Frequency-Domain EEG Dynamics During Single-Session Focused Attention Meditation With and Without Previous Training

Maarten A. Immink, Russell W. Chan, Andrew Corcoran, Phillip M. Alday, Kurt Lushington, Matthias Schlesewsky, Ina Bornkessel-Schlesewsky

Research output: Contribution to journalMeeting Abstractpeer-review

Abstract

Background: Focused attention meditation (FAM) is a style of meditation involving purposeful allocation of attention to one’s discrete object of experience, whilst monitoring for and inhibiting distractions. Recent behavioural and electrophysiology work has shown that FAM can increase cognitive control from single-session practise, and that effects persist to influence subsequent behaviour. Despite this, there is still little understanding of the frequency-domain dynamics of FAM states that support enhanced cognitive control. In addition, the influence of single-session FAM compared with increased training on electrophysiology is unknown. Therefore, we aimed to understand the effects of two levels of FAM training (single session versus training) compared to a non-FAM cognitive training control on resting state individual alpha frequency (IAF) and oscillatory power in the alpha and theta bands.

Methods: Twenty-nine meditation-naïve participants were randomised into three different cognitive training conditions: 21 sessions of FAM training (FAM-T, N= 12), a single-session FAM (FAM-S, N= 9) or no FAM exposure control (Control, N= 8). Continuous 64-channel electroencephalography (EEG) during FAM or control performance, were recorded at three different time-points (Baseline, Day 14 and Day 21) in the laboratory. We calculated IAF from eye-closed resting-state recordings and used it to determine each participants’ individual alpha and theta bandwidths for spectral power analysis. Subsequently, alpha and theta spectral power during cognitive training were extracted. The modulation in spectral power by training group, time-point, and region of interests (ROIs: grouped frontal, central and posterior electrodes) was analyzed using linear mixed-effects regression models.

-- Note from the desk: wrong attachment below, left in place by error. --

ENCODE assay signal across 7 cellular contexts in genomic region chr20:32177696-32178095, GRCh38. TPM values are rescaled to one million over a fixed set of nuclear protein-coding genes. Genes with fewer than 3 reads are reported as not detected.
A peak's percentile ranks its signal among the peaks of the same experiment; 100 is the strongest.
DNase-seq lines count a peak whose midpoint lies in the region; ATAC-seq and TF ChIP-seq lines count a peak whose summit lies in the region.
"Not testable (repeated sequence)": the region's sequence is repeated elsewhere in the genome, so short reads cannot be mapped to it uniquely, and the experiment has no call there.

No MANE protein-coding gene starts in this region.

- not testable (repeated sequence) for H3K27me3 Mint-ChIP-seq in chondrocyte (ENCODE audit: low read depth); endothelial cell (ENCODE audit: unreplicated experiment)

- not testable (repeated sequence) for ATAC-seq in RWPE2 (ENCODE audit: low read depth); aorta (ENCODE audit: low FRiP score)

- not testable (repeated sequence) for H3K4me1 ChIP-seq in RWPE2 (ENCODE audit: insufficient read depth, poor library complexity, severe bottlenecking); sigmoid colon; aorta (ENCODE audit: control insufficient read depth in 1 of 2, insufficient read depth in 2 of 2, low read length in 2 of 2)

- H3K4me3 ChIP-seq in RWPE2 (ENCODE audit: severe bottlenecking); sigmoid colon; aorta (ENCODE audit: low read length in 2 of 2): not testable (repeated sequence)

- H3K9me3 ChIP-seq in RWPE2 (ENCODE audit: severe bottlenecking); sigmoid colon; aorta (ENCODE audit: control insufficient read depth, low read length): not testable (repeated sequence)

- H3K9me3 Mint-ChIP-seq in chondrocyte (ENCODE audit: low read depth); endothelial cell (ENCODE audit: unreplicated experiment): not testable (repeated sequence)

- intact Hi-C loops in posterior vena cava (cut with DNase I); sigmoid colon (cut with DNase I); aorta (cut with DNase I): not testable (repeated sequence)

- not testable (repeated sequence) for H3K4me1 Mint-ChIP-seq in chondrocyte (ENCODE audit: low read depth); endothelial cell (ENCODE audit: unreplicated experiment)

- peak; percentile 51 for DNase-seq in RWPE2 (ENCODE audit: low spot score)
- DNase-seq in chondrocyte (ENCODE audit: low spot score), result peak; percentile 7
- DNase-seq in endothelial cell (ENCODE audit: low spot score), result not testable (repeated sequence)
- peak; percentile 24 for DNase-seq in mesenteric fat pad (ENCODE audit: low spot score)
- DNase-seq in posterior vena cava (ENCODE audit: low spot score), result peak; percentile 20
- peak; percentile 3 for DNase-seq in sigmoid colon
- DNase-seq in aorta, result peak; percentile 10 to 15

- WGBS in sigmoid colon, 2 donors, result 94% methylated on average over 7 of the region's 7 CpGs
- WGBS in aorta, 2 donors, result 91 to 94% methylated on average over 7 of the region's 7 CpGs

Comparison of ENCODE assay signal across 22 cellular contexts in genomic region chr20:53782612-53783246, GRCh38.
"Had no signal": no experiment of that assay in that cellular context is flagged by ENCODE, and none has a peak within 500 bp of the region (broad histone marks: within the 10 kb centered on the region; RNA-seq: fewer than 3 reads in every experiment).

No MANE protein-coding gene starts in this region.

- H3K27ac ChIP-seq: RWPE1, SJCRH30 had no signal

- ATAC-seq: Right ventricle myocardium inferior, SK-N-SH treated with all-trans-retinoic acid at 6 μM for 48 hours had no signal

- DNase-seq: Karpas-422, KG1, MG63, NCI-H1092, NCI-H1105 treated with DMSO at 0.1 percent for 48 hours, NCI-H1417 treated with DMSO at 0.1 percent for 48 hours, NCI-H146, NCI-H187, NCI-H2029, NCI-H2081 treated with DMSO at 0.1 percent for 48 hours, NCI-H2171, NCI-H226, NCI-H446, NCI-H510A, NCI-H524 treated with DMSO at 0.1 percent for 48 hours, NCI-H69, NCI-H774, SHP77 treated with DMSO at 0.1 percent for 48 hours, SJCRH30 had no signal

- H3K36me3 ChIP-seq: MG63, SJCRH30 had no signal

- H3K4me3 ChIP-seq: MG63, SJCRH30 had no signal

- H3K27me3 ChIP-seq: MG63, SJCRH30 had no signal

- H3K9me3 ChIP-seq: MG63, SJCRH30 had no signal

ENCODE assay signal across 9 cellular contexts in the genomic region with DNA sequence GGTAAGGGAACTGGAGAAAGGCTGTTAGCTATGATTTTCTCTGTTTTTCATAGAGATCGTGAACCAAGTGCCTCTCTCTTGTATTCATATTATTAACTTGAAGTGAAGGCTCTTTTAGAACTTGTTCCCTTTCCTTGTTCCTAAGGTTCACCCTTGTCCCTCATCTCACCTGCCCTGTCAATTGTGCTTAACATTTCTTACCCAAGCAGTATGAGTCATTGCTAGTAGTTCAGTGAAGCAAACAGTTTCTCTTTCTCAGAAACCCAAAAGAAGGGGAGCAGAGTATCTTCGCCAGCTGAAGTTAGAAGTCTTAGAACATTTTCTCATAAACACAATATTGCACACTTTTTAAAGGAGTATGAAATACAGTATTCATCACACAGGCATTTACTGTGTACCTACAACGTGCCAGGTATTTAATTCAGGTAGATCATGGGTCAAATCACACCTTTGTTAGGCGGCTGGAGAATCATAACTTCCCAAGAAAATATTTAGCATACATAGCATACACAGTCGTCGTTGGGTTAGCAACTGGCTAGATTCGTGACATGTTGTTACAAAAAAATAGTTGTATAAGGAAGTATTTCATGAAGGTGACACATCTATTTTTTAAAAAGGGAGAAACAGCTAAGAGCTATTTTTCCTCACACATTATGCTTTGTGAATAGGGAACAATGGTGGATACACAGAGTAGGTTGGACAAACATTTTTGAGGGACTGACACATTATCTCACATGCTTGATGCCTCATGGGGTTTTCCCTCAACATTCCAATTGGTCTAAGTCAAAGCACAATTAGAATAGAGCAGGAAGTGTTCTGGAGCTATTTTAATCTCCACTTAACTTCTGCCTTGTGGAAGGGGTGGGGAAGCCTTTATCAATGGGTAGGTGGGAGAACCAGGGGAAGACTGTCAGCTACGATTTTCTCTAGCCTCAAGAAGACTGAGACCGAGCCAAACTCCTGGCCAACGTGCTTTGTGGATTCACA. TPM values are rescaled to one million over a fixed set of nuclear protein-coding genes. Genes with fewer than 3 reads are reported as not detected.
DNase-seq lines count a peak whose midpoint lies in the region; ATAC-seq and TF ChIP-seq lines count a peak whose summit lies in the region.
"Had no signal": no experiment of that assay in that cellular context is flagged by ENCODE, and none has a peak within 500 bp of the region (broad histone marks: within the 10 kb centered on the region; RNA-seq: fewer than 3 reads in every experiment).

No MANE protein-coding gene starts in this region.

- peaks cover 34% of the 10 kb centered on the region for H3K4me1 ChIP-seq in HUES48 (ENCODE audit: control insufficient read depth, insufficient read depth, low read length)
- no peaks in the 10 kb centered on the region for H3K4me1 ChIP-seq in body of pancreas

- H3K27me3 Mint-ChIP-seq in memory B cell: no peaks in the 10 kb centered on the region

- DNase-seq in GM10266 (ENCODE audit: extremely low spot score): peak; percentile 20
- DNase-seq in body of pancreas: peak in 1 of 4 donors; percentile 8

Results: Firstly, we found that FAM training significantly increased theta spectral power during meditation practise across sessions and interacted with ROIs. Specifically, the effects were seen across frontal, central and posterior areas, whereby theta spectral power increased with meditation training. This increase was neither evident in single-session FAM, nor the control group performing a general listening task. Relative to the control conditions, ROI alpha spectral power was not influenced by a single session of FAM, even when preceded by training with the meditation technique.

Conclusions: Three weeks of FAM training appears to progressively increase theta power across the entire scalp, but neither single-session FAM nor control listening task practise did so. Future work could focus on how these effects are linked with mechanisms of attention and cognitive control benefits often observed from FAM training.
Original languageEnglish
Pages (from-to)S100-S101
Number of pages2
JournalInternational Journal of Psychophysiology
Volume168
Issue numberSupplement
DOIs
Publication statusPublished - Oct 2021
EventProceedings of the 20th World Congress of Psychophysiology (IOP 2021) of the International Organization of Psychophysiology (IOP) - Virtual Conference
Duration: 7 Sep 202111 Sep 2021
http://www.iop2021.com/index.html

Keywords

  • mindfulness meditation
  • motor sequence learning
  • EEG

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